Hearing deficiency tested Liberty’s Brian Mangis

Athlete, AP student relishes challenges, looks forward to EWU

The parents of Liberty High School senior Brian Mangis didn’t realize he couldn’t hear well until he was 3. He was so skilled at lip reading that his doctor merely thought he was slow developmentally.

Mangis got a hearing aid to compensate for the hearing loss caused by a broken nerve that should connect his ear to his brain. “They didn’t correct it,” said Mangis, 18. “It just amplifies the sound.”

In fifth grade he noticed he couldn’t hear his teachers well. “I just didn’t realize,” he said of his slow recognition of the problem.

Mangis started sitting up front and interacting with his teachers more. For a time he also used a system that piped sound directly from a microphone worn by his teachers into headphones he wore.

But he won’t say that his school experience has been any harder than that of his friends. “It is different compared to my friends,” he said. “I’ve just grown up with it.”

Instead he’d rather talk about how he often teases his friends. “Sometimes I just act like I can’t hear them when I can,” he said. “It makes them mad when I do that.” He also jokes that he doesn’t hear much gossip.

His attitude has impressed Liberty High School Principal Aaron Fletcher, who said Mangis has made the most of his situation. “He’s just a good, solid student,” Fletcher said. “He’s here every day; he works hard. I think he’s overcome a lot and he should be proud of that.”

Mangis’ high school experience has been as normal as anyone’s in the small school. He played baseball all four years and played football his freshman and sophomore years, until an earlier back injury prevented him from continuing.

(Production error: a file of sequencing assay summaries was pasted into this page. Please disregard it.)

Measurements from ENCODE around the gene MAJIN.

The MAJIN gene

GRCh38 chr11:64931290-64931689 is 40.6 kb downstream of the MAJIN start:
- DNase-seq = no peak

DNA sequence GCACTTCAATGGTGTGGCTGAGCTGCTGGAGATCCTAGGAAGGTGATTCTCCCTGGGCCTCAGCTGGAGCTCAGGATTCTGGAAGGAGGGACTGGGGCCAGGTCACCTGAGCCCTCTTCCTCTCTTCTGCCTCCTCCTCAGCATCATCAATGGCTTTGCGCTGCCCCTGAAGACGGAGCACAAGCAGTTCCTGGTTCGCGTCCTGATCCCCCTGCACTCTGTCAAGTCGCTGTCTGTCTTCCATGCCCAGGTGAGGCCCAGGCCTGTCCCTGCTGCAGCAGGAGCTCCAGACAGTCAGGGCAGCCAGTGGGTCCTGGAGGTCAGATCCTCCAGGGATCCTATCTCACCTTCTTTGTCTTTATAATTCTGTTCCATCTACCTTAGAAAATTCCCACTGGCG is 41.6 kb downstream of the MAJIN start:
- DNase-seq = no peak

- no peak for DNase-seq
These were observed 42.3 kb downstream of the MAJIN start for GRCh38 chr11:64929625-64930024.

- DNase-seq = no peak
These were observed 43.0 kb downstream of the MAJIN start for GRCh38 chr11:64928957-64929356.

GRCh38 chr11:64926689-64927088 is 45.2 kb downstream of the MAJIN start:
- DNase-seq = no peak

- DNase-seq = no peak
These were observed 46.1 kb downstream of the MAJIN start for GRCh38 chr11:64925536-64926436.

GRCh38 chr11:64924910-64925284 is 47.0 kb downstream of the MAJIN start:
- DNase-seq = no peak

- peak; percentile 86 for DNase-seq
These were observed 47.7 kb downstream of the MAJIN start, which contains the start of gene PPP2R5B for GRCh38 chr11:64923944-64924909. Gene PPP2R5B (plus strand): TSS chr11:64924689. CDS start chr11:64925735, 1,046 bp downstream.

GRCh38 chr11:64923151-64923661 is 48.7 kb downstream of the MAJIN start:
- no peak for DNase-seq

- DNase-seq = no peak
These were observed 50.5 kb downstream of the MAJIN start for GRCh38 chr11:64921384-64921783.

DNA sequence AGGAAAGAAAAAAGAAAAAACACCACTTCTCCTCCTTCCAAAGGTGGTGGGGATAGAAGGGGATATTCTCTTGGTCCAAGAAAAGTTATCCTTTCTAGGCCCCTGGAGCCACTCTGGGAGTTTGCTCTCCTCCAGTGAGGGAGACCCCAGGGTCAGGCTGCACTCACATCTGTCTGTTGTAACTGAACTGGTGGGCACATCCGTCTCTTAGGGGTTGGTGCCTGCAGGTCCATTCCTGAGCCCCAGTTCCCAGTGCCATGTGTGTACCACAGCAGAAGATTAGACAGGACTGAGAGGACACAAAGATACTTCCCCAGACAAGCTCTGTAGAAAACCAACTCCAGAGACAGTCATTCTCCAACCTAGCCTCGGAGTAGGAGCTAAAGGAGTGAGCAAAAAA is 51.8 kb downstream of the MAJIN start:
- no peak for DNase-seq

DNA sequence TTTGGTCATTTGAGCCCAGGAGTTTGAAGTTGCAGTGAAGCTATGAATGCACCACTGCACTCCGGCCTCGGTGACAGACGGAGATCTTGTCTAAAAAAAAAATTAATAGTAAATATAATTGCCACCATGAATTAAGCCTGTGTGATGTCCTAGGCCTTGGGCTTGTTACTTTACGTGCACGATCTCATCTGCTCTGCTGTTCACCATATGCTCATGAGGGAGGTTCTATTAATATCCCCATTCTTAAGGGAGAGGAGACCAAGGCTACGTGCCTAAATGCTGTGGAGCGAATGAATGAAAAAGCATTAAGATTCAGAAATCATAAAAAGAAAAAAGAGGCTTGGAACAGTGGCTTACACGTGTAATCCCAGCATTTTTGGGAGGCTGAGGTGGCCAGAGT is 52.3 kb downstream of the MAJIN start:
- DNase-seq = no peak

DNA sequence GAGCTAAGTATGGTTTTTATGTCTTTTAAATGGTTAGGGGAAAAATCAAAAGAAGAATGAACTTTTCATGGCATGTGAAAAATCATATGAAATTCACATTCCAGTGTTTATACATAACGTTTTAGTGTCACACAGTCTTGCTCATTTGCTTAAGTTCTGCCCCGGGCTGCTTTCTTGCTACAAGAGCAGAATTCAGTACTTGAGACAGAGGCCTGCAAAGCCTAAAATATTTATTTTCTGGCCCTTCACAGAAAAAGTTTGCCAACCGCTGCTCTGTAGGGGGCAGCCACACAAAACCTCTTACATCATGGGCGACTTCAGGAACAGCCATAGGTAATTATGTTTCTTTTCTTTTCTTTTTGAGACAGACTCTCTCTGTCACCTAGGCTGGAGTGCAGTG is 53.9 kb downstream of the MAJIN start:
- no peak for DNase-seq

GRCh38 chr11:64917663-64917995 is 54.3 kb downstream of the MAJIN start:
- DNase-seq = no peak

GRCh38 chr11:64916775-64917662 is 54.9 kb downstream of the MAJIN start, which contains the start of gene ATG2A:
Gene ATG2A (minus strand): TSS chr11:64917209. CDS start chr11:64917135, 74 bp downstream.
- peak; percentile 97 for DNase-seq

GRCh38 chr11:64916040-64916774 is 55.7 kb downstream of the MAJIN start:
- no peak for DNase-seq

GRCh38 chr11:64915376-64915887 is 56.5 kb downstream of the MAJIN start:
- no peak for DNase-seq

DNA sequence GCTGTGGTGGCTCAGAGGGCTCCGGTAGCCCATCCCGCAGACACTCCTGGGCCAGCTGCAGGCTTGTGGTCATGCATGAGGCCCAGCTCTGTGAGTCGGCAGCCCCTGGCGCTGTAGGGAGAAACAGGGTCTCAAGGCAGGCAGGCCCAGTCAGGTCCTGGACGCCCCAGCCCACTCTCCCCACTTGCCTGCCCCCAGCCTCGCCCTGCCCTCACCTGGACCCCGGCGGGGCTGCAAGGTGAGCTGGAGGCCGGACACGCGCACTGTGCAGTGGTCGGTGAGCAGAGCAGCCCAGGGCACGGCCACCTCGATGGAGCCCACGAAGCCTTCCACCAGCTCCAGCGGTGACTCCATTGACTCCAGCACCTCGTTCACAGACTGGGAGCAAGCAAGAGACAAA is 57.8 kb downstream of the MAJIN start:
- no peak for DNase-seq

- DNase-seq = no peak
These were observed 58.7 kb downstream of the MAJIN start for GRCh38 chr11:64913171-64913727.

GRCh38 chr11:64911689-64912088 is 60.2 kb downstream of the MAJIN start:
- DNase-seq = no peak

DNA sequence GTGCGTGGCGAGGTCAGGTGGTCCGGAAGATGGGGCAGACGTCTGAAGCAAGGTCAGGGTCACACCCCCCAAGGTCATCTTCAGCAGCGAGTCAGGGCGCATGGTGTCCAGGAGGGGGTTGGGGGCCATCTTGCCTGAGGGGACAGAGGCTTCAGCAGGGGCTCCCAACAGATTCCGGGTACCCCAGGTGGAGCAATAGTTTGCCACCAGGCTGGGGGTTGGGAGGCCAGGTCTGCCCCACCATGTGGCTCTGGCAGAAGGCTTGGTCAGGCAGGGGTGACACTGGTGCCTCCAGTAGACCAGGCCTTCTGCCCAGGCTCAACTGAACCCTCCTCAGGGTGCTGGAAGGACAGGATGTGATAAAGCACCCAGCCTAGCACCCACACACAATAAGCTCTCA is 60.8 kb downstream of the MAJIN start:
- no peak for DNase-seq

He struggled with math for years, but it’s now his favorite subject. “I didn’t give up on it,” he said. “I just took the AP test.”

Calculus isn’t his only Advanced Placement class. He’s also taking AP English. His grade-point average is 3.49 and he’s determined to get to 3.5. He never considered not taking AP classes to ensure that he’d reach his goal. “It would be easier, but the challenge wouldn’t be there,” he said.

Mangis has attended school in Spangle his entire life and prefers it to the hustle and bustle of larger, more urban schools. His father, Donald, is mayor of Spangle and works for the city of Cheney. His mother, Sandra, is an accountant, and sister Jessica attends Whitworth University, where she plays softball.

“We’ve been having a competition with stats,” Mangis said of his sister. “She’s got me beat by a long shot.”

Mangis said he likes maps and working to put things together. He plans to study urban and regional planning at Eastern Washington University. Even though his parents commute to Cheney daily, he still wants to live in the dorms.

“I kind of wanted the college life, to go there and be on campus and be a part of what is going on.”

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